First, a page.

Michigan Heritage Awards
^ MHA Awardees List ^
William "Willy" McDonald
McDonald and Brian C. Ballard
Photo by LuAnne Kozma
2007 awardee, Delton (Barry County), Waterfowl
Willy credits his grandfathers for his early experience in woodworking;
he assisted them in their carpentry businesses and in making hay wagons
for local farmers.
As a youth, he first tried his hand at carving after watching a street vendor
carve and sell trinkets. He carved toys until he decided to study music,
which led to a career as a professional musician and entertainer. In this
profession, he was occasionally invited to Ducks Unlimited banquets as an
emcee, which led to a love of duck hunting and decoys and rekindled his
interest in carving. Today he is devoted to making working waterfowl, what
he calls "carving for the hunt," and he maintains a large collection
of hunting decoys dating from the 1800s that documents the evolution of
Although primarily a self-taught decoy carver, Willy was greatly influenced
in his waterfowl carving by Ken Krum and Jim Wicks, earlier recipients of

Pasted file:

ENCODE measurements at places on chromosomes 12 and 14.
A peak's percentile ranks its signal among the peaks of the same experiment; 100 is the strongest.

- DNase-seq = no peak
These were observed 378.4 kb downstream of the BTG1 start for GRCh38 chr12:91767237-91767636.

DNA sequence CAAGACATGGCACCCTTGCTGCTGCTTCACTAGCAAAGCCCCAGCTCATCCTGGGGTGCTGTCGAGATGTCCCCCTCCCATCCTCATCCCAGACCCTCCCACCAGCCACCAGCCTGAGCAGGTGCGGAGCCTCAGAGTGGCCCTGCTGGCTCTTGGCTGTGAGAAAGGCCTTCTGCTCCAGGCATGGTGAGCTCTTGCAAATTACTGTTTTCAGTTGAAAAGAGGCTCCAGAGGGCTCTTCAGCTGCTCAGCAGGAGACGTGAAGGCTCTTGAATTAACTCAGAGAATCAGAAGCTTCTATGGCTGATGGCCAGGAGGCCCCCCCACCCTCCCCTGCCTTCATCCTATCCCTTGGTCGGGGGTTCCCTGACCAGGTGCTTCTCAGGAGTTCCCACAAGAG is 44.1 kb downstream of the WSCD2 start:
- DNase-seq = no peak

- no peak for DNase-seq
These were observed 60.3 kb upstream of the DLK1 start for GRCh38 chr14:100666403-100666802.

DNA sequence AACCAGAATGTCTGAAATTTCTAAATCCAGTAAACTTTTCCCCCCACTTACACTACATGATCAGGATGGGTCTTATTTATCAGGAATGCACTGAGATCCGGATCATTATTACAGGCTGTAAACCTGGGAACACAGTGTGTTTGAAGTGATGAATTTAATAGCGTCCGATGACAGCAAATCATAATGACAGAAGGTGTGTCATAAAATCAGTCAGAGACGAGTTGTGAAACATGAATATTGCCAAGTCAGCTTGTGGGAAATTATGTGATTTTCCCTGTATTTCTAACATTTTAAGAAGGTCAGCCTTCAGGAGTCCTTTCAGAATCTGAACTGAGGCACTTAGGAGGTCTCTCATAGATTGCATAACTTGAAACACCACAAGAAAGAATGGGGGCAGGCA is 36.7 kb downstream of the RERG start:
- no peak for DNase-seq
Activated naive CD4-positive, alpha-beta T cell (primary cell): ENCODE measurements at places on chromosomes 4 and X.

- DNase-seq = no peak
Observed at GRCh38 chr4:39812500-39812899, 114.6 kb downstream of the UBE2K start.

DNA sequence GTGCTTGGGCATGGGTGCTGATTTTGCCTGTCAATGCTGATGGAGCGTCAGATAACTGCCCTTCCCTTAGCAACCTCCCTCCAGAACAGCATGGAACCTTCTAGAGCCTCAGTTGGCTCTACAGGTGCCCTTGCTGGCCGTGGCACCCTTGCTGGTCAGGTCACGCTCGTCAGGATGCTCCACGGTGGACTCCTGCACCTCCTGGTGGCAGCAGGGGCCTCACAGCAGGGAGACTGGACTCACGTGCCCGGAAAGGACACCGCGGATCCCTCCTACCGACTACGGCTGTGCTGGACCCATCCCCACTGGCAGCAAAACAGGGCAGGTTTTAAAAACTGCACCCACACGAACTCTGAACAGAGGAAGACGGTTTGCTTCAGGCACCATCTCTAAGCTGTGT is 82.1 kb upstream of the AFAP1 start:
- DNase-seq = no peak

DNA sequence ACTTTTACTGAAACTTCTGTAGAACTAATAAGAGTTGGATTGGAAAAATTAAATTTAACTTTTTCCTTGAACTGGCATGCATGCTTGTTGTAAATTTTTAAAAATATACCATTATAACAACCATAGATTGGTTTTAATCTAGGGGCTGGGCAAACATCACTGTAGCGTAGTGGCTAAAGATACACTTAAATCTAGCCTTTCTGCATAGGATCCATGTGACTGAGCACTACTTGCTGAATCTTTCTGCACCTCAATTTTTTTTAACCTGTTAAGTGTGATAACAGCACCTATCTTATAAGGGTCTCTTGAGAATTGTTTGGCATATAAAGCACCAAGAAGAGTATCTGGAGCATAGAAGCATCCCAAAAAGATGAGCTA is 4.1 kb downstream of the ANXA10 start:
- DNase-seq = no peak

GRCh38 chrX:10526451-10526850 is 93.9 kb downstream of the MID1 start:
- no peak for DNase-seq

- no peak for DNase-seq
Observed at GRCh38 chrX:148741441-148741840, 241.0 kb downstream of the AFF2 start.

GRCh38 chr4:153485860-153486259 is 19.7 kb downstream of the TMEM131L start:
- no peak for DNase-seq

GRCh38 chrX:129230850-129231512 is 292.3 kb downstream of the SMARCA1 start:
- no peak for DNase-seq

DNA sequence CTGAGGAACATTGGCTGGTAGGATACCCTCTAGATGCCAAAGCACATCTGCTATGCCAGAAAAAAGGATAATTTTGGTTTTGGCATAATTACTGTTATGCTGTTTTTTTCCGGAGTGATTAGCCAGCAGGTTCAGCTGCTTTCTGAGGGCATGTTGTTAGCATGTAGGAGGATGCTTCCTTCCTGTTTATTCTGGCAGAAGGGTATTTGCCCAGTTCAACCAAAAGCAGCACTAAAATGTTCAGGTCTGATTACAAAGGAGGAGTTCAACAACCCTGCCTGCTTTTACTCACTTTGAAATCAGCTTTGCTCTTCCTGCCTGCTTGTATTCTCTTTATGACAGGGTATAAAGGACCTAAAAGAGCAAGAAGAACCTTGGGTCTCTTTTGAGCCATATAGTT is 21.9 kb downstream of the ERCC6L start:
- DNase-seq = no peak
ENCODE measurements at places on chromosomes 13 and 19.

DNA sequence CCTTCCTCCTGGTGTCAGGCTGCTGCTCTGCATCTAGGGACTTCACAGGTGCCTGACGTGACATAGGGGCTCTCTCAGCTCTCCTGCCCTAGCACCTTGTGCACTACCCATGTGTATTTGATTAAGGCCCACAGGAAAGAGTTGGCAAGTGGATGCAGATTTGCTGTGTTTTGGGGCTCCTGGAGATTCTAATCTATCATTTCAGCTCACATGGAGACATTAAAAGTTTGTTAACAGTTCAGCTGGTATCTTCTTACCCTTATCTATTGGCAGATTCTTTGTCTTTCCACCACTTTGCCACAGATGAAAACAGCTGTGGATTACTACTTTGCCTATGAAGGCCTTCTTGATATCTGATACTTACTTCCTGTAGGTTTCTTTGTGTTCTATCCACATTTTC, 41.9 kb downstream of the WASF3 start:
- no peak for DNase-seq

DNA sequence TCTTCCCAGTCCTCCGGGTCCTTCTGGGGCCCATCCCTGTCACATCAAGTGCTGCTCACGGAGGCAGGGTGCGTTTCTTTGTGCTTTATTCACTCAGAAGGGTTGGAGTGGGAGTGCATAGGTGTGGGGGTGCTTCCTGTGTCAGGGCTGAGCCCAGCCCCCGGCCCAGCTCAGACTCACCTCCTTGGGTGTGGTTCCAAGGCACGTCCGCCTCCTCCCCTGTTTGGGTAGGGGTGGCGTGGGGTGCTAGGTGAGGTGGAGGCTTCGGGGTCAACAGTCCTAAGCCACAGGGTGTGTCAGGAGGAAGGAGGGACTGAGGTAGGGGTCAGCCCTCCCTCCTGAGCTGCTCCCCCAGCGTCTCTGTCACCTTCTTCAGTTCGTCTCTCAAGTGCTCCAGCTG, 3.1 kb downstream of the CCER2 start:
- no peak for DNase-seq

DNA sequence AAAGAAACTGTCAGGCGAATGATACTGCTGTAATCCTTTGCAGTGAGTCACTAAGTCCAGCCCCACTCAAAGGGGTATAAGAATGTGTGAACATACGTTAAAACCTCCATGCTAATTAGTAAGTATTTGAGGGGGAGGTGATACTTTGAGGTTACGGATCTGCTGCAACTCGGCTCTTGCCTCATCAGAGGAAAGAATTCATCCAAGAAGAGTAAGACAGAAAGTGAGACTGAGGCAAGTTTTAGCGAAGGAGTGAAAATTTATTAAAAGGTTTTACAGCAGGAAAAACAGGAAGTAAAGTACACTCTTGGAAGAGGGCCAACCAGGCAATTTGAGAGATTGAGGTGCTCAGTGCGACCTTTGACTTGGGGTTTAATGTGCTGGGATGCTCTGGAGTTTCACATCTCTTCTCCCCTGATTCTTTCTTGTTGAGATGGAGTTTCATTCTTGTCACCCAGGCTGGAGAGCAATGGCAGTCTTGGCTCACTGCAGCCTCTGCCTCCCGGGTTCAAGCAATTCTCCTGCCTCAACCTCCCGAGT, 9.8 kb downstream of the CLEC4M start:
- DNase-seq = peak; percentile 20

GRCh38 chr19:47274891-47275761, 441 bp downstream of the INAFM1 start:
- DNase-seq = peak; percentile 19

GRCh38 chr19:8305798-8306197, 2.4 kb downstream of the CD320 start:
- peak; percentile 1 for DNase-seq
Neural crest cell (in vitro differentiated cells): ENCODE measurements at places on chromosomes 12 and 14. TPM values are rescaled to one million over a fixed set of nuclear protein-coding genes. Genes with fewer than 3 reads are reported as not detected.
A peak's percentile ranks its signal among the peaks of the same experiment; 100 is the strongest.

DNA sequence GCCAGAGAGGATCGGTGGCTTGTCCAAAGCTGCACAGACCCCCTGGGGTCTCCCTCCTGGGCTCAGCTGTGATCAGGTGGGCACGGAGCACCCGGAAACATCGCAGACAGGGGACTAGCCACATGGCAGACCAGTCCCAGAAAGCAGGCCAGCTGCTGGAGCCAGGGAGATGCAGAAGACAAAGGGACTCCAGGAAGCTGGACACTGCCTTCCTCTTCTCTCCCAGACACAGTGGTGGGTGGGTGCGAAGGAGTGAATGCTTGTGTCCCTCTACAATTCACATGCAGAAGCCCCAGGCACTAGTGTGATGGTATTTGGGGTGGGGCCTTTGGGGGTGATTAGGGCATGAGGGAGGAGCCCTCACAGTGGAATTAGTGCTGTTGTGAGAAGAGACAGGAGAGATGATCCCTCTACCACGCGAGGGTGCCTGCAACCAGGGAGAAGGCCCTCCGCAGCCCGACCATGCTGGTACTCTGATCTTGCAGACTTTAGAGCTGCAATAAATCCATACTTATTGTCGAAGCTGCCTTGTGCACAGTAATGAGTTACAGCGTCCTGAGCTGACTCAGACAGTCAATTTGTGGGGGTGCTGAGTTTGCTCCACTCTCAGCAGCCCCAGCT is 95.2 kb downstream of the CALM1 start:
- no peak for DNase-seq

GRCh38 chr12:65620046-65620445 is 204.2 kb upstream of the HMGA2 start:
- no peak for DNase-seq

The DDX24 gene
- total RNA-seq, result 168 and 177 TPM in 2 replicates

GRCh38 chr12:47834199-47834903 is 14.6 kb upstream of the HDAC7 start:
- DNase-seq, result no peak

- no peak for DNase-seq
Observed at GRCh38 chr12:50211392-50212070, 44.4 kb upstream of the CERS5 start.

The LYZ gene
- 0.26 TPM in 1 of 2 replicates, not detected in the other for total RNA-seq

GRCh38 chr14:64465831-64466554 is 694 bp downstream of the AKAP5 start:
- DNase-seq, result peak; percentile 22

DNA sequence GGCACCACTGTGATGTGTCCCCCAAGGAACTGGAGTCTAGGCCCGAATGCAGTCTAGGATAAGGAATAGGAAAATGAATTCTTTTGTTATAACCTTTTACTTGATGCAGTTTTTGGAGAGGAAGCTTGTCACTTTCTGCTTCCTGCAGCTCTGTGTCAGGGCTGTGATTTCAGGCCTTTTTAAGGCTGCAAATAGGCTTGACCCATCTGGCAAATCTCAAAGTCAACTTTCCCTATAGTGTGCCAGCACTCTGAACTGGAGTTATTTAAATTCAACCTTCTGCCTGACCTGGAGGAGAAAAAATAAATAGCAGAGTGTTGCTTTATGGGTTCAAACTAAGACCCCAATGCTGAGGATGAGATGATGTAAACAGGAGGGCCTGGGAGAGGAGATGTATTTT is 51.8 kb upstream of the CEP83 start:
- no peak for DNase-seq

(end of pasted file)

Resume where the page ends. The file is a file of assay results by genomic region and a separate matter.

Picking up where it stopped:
the Michigan Heritage Award who were recognized for their superb duck decoy
carving and dedication to making working decoys. With plastic decoys becoming
more prevalent, Willy is doing his bit to keep the tradition of hand-carved
and hand-painted decoys alive. For some twenty years, Willy has conducted
classes on aspects of painting and carving decoys all around the country.
In 2003 he worked with an apprentice, Dwane Ong, to pass on his knowledge
of making traditional, durable hunting decoys. He frequently writes articles
on carving decoys for hunting for the national magazine Wildfowl Carving
and speaks on a regular basis to service clubs and historical societies.
Today, Willy and his wife, Diane, have The Duck Blind, an online store,
"offering carving and art supplies, videos on decoy carving, live waterfowl
references, and articles by Willy.
Willy McDonald, nationally known carving educator and waterfowl expert,
is recognized with a 2007 Michigan Heritage Award for his work to preserve
and perpetuate the tradition of hunting decoys and for his excellence in
waterfowl carving and painting.
Back to top of page
© 2009 Michigan State University, all rights reserved